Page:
Lewisboro Tax Collector Joann Vasi Retiring After 30 Years

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Supervisor Peter Parsons presents Joann Vasi, the town's receiver of taxes, a congratulatory proclamation for 30 years of service.
Supervisor Peter Parsons presents Joann Vasi, the town's receiver of taxes, a congratulatory proclamation for 30 years of service. Photo Credit: Bob Dumas

LEWISBORO, N.Y. – When Joann Vasi and her husband Sal moved from New York City to a house in Goldens Bridge in 1974, it was a bit of a culture shock for her. Vasi was used to the hustle and bustle of the city, not the pastoral calm of the northern Westchester suburbs.

“I was shocked,” she said. “Living in the city you could get a newspaper at midnight. Here, they rolled up the sidewalk at 6 p.m.”

Vasi not only got used to her new environs, she grew to love them.

“We still live in the same house,” she said. “And I’ve seen a lot of changes.”

Vasi has seen those changes from an interesting prospective. She’s been a Lewisboro town employee for the past 30 years and the receiver of taxes for 28 of them. Now, her post is up for re-election this November and she’s decided it’s time to close the ledger books on her tax-collecting career. She won’t seek re-election.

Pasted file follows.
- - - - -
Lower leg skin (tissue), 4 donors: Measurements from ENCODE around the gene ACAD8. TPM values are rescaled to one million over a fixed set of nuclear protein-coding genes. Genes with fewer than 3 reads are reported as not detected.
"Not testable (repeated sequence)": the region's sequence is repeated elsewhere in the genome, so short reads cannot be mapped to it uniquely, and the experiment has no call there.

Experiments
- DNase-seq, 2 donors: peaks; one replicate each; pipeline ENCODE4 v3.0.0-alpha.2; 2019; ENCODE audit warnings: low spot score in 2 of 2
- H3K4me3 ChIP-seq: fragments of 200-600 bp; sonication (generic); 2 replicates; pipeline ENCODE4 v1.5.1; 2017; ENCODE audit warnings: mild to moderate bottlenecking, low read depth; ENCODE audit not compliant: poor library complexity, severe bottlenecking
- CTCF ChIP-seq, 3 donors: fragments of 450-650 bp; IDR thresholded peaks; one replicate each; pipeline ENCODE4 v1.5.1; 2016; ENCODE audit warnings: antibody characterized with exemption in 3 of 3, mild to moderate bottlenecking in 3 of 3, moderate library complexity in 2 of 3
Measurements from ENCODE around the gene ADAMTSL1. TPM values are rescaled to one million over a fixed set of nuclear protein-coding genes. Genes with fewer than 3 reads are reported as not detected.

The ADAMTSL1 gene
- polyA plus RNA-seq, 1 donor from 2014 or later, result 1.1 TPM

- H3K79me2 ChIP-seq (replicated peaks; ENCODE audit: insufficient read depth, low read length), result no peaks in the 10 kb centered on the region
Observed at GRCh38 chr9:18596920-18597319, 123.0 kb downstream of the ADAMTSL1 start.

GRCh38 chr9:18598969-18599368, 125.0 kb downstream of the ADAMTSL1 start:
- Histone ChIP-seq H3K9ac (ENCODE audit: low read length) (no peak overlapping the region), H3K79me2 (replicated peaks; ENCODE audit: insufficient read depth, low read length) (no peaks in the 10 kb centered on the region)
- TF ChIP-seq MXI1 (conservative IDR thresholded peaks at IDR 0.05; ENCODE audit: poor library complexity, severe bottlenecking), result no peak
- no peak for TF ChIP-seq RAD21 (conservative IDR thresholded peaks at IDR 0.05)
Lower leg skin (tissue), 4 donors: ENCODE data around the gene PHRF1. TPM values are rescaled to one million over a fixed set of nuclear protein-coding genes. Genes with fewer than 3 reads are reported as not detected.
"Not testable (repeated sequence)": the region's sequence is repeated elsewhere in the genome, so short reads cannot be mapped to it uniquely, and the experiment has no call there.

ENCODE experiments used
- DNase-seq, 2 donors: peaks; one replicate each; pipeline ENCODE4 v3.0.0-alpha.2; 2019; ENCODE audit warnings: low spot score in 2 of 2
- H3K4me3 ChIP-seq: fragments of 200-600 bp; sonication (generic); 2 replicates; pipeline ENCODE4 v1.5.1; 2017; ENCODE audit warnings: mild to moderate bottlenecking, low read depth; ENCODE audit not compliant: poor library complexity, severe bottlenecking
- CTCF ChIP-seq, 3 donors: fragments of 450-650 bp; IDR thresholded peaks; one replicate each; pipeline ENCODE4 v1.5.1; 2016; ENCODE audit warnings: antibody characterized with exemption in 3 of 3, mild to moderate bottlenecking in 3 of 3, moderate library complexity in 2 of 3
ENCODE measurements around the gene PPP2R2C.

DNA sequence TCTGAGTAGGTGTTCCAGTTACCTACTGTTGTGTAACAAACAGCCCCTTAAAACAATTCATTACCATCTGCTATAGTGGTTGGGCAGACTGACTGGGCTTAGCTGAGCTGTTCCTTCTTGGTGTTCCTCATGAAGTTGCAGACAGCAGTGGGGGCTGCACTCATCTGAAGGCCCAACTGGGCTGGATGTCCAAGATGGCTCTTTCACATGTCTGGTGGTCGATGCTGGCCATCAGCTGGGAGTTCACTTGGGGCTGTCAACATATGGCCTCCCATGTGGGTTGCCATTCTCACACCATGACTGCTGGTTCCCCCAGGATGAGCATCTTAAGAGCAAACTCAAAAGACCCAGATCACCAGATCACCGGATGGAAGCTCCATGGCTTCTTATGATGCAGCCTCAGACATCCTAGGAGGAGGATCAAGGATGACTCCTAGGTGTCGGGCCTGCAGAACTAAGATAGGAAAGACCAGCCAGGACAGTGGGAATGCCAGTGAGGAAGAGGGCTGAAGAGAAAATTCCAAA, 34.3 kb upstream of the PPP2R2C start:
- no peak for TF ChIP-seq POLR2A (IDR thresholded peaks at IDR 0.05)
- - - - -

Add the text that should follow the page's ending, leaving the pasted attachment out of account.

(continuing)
Vasi, who has a background in banking and advertising, began in the town assessor’s office in 1983 after answering an ad in the newspaper.

“Two years later I was approached by the Republicans to run for receiver of taxes,” she said.

Vasi hasn’t looked back since. She’s served seven four-year terms.

“When I came, there were no computer systems. Everything was out-sourced,” she said. “Now, I produce the tax rolls, bills for the town and school district and the lien list. And I collect the water bills for the Oak Ridge water district."

The town itself has gone through innumerable changes since Vasi first took office.

“There was no traffic light in Cross River or in Vista at Route 35 and 123,” she recalled. “When we first moved in Interstate 684 wasn’t even complete. Lewisboro didn’t have any of the housing developments like Indian Hill, Arbor Hills, Michele Estates and Oak Ridge.”

When the 911 emergency service came to town, none of the homes had numbers. That situation had to be remedied and Vasi took on the challenge.

“I was asked to do it and it took about six months,” she said. “Then I produced a map and gave copies to the fire districts and ambulance corps.”

Vasi said she’ll miss the job because it has helped her get to know just about everyone in the community.

“I like dealing with people and with numbers,” she said. “I feel bad when people get upset with me, but I know they are upset with their circumstances and you can’t take it personally. I think I’ve seen everyone in town at least once.”

Last week, the Town Board issued Vasi a proclamation congratulating her on her impending retirement and noting her long list of accomplishments during her 30-year tenure as a town employee.

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